It's always dangerous to try and pinpoint the influences on a writer but Donald Cotton's choice of Bat Masterson as Tombstone's Sherriff, instead of the actual Sheriff John Behan, and the involvement of Johnny Ringo indicates an awareness of names viewers might be familiar with from film and television.
But perhaps the most two most obvious sources for influence are Carry On Cowboy (1965) and Cat Ballou (1966). Both are comedy Westerns, which hints at something in the air which Donald Cotton might have picked up on. Most obviously though Cat Ballou features a chorus - Nat King Cole and Stubby Kaye (who would eventually turn up in Delta and the Bannermen) - who pops up occasionally to sing a song that comments on and narrates the story.
So The Gunfighters 'Ballad of the Last Chance Saloon', which is one of the most criticized bits of the story, might be better seen as lampooning Cat Ballou or at least 'borrowing' the idea. Parodying a major film of that year makes a small amount of sense.
The barman, Charlie, is surely also an echo of the barmen who crop up in countless Westerns, including My Darling Clementine. And the Clanton's persecution of Steven and Dodo forcing them to sing The Ballad of the Last Chance Saloon definitely reflects a scene in My Darling Clementine, when the Clanton's - again - bully a drunken English actor of the old school who is reciting Shakespeare.
I mention all these sources because I want to emphasize that the best way to enjoy The Gunfighters is to watch it knowing that this isn't a proper historical but a parody. It's Doctor Who as a comedy.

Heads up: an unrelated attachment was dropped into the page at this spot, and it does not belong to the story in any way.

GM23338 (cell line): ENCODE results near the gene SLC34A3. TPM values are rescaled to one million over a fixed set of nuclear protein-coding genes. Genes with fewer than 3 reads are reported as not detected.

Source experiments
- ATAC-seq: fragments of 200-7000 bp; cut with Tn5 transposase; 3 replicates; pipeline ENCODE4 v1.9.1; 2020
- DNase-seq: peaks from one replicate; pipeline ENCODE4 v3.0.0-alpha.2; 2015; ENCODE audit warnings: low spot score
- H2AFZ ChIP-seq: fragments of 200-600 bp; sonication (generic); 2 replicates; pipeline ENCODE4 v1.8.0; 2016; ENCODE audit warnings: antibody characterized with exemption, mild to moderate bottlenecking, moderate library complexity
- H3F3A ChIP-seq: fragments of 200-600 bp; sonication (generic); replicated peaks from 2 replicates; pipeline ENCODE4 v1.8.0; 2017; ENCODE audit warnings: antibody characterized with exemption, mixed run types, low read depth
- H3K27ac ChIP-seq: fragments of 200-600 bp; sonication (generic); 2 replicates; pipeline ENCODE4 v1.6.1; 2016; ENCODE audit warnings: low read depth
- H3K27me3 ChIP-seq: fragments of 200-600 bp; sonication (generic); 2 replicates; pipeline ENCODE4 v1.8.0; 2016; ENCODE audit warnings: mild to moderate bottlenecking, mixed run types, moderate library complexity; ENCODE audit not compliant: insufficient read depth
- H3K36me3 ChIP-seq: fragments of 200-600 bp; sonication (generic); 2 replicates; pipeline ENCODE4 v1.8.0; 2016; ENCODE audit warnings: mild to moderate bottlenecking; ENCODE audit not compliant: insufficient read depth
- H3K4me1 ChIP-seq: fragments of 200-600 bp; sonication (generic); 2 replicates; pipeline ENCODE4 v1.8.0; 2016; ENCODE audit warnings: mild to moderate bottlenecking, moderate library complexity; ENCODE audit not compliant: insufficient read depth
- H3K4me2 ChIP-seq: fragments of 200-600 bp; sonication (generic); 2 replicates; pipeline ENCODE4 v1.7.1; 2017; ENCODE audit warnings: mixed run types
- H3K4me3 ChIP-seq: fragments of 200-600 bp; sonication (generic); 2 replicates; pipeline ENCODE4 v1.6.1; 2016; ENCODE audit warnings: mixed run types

Now I suspect how you feel about The Gunfighters is reflected in your feelings about comedy in Doctor Who but I enjoy it, particularly when it is done well, and I'd argue that Donald Cotton, who wrote the story, writes good comedy. Take a look not just at The Gunfighters but at The Myth Makers too. Indeed for me, The Myth Makers is the missing Hartnell story I'd most like to see.
Yes, the problem with the comedy parts of The Gunfighters is that there is a wee bit of a jarring clash once Johnny Ringo arrives and everything becomes much darker. Johnny Ringo brings genuine nastiness (which might unintentionally reflect the fact that the real Johnny Ringo was actually as nasty as fiction would have us believe based on what little is known about him). The real Johnny Ringo wasn't present at the O.K. Corral, as I've already mentioned, but his life was to end in unpleasant and mysterious circumstances, possibly as part of the on-going fall out from the deaths of the Clanton's at Tombstone. (I may say more about this is in the second part of the blog or not. I suspect it depends on the space I have.)
But in the main, it is genuinely quite funny. Hartnell shines now he has a chance to let down his comedy hair so to speak and there's hardly a fluff to be heard. The first two episodes, in particular, are filled with genuinely good stuff from Hartnell. His scenes with Doc Holliday in his 'surgery' are very funny and nicely played by all concerned.